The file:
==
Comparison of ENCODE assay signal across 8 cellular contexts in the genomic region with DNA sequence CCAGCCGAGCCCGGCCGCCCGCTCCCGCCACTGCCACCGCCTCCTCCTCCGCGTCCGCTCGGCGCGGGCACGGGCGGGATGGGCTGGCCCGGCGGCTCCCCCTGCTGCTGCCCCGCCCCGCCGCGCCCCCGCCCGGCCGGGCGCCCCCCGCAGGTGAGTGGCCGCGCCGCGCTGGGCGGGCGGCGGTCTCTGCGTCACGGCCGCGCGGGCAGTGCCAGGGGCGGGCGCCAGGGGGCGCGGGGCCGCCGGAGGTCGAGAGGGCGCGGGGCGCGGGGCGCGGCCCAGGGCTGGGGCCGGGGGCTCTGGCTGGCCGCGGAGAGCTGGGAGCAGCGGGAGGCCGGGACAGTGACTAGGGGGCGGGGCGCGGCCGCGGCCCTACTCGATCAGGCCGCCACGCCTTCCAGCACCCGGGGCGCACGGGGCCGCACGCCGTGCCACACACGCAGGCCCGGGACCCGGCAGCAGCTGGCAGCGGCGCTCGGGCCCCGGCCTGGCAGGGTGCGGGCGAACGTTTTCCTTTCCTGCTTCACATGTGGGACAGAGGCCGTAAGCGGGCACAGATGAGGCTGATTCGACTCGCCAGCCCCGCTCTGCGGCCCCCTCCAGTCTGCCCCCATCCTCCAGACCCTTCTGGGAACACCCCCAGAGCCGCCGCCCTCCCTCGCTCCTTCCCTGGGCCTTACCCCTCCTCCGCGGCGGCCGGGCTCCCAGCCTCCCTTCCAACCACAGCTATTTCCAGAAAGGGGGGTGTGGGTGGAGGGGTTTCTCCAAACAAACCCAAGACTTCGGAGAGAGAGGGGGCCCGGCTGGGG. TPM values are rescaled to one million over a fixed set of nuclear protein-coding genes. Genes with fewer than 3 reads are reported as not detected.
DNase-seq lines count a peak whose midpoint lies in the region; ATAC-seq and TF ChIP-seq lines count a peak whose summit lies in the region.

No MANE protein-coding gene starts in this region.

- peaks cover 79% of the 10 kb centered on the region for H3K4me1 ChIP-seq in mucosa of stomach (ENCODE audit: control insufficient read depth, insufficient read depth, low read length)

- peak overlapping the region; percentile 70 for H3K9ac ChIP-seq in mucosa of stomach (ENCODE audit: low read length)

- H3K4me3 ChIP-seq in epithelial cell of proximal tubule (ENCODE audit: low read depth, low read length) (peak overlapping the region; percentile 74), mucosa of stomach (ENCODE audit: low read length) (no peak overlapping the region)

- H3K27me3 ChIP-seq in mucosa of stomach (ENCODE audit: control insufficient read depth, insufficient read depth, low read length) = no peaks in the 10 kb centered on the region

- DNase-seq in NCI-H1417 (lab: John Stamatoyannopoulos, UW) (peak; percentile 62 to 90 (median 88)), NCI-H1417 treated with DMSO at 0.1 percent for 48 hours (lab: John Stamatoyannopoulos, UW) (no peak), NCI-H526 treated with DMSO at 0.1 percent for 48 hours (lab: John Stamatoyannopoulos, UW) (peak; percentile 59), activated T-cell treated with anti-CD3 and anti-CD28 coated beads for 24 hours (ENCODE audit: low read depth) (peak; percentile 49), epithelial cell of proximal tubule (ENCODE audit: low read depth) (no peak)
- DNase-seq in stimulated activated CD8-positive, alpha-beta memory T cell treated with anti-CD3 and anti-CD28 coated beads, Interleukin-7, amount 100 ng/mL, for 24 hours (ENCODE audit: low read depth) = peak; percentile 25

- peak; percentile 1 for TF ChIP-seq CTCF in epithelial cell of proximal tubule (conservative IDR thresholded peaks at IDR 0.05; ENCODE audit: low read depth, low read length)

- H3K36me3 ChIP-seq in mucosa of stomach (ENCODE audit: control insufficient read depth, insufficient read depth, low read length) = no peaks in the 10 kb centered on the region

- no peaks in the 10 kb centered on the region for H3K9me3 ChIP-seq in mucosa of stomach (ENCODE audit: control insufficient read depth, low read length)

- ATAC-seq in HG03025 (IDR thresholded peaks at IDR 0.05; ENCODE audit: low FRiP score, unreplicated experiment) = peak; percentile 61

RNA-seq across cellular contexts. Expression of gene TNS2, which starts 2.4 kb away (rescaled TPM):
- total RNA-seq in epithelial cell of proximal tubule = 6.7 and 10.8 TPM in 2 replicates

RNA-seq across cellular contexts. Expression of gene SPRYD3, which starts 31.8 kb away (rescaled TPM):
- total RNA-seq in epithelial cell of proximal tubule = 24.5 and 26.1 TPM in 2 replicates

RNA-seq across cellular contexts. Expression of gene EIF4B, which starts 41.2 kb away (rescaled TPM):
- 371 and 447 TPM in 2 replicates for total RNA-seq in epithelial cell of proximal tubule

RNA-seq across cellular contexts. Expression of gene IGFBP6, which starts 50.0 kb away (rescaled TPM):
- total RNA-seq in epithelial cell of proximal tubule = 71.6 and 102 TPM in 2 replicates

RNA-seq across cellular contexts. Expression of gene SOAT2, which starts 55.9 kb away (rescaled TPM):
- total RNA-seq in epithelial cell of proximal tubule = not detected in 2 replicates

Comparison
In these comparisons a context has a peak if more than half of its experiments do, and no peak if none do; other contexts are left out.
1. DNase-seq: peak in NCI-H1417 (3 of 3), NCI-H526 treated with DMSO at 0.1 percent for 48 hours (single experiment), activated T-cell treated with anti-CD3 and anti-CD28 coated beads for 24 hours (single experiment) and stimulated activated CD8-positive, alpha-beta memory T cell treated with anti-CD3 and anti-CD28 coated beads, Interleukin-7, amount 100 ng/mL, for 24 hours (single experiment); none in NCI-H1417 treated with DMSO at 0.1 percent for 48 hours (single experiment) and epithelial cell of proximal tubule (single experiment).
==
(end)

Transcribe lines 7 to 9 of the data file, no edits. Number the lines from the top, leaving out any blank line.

- H3K27me3 ChIP-seq in mucosa of stomach (ENCODE audit: control insufficient read depth, insufficient read depth, low read length) = no peaks in the 10 kb centered on the region

- DNase-seq in NCI-H1417 (lab: John Stamatoyannopoulos, UW) (peak; percentile 62 to 90 (median 88)), NCI-H1417 treated with DMSO at 0.1 percent for 48 hours (lab: John Stamatoyannopoulos, UW) (no peak), NCI-H526 treated with DMSO at 0.1 percent for 48 hours (lab: John Stamatoyannopoulos, UW) (peak; percentile 59), activated T-cell treated with anti-CD3 and anti-CD28 coated beads for 24 hours (ENCODE audit: low read depth) (peak; percentile 49), epithelial cell of proximal tubule (ENCODE audit: low read depth) (no peak)
- DNase-seq in stimulated activated CD8-positive, alpha-beta memory T cell treated with anti-CD3 and anti-CD28 coated beads, Interleukin-7, amount 100 ng/mL, for 24 hours (ENCODE audit: low read depth) = peak; percentile 25